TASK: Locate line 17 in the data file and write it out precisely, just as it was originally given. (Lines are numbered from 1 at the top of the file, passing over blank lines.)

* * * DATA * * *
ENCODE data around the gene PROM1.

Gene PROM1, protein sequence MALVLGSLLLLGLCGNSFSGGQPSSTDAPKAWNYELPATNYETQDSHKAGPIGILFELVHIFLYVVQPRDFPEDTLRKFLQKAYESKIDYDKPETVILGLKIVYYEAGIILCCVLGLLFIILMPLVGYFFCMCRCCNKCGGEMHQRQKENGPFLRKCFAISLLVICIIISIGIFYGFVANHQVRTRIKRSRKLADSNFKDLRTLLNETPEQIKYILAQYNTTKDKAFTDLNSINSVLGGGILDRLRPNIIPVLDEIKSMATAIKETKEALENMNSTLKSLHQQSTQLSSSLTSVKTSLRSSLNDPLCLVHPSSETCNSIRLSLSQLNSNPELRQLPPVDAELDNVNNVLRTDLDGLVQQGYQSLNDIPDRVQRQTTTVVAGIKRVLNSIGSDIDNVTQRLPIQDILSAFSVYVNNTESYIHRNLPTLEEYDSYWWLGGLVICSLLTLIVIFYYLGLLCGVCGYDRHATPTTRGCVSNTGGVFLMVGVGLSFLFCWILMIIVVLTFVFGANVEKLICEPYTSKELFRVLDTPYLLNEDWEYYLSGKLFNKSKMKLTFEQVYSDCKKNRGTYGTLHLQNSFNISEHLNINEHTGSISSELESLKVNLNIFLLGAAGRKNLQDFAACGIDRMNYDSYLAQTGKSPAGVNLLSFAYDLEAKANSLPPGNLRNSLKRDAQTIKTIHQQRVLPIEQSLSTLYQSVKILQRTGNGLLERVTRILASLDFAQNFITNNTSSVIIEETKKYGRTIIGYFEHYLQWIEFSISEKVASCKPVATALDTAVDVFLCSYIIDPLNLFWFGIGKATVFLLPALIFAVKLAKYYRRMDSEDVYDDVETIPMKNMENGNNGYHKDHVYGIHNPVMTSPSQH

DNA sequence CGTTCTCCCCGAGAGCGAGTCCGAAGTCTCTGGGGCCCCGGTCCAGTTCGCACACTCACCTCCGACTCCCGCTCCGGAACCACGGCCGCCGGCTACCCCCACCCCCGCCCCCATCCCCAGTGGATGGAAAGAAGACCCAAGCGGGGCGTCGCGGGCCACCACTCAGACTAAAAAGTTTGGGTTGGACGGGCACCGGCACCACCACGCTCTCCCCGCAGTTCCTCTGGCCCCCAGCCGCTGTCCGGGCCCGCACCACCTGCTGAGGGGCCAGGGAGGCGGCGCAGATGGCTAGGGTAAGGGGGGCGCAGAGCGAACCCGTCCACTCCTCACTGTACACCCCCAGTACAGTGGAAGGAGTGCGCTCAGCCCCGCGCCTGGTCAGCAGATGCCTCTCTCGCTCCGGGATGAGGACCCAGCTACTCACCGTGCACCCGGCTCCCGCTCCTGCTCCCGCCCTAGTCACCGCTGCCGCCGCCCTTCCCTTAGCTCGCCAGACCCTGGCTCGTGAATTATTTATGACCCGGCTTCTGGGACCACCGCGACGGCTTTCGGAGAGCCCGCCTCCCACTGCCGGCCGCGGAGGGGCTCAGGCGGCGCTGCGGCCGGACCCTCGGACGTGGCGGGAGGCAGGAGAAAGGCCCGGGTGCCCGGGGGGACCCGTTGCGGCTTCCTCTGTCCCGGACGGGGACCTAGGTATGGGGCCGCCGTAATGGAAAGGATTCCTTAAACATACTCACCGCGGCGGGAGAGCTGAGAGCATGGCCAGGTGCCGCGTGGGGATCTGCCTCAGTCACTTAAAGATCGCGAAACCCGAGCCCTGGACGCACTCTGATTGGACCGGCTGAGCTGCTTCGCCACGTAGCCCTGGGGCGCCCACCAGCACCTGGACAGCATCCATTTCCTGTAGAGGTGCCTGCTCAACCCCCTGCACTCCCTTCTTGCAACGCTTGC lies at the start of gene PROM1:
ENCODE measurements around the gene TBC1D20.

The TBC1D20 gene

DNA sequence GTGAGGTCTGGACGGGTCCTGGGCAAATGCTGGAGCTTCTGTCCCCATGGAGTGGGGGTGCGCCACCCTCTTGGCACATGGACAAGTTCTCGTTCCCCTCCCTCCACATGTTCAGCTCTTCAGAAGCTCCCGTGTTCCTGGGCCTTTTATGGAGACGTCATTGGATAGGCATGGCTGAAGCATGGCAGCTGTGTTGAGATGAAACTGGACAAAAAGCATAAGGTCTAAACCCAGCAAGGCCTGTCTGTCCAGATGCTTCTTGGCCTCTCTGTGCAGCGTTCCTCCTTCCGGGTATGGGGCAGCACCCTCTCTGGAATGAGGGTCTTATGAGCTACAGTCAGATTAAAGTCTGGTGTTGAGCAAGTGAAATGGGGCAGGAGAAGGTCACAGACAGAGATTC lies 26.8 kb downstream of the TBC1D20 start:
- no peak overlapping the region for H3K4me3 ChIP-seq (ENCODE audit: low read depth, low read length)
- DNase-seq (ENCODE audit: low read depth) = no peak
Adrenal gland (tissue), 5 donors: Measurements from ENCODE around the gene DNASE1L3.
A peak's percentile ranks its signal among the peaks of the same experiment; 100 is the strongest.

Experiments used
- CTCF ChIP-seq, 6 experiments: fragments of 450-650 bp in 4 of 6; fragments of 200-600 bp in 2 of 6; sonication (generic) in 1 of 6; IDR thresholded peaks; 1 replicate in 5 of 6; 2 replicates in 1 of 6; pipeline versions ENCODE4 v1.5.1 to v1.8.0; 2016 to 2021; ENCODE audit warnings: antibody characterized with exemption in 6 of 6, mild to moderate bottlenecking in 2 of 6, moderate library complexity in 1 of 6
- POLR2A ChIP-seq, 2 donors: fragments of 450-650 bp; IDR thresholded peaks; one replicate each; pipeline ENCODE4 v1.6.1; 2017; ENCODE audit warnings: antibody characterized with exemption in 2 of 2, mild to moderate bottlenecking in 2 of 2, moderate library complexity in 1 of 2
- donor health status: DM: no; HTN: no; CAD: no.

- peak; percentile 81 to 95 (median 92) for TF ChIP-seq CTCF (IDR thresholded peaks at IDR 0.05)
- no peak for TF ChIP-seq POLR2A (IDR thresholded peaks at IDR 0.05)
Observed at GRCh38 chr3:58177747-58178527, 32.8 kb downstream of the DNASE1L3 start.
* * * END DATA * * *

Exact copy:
Observed at GRCh38 chr3:58177747-58178527, 32.8 kb downstream of the DNASE1L3 start.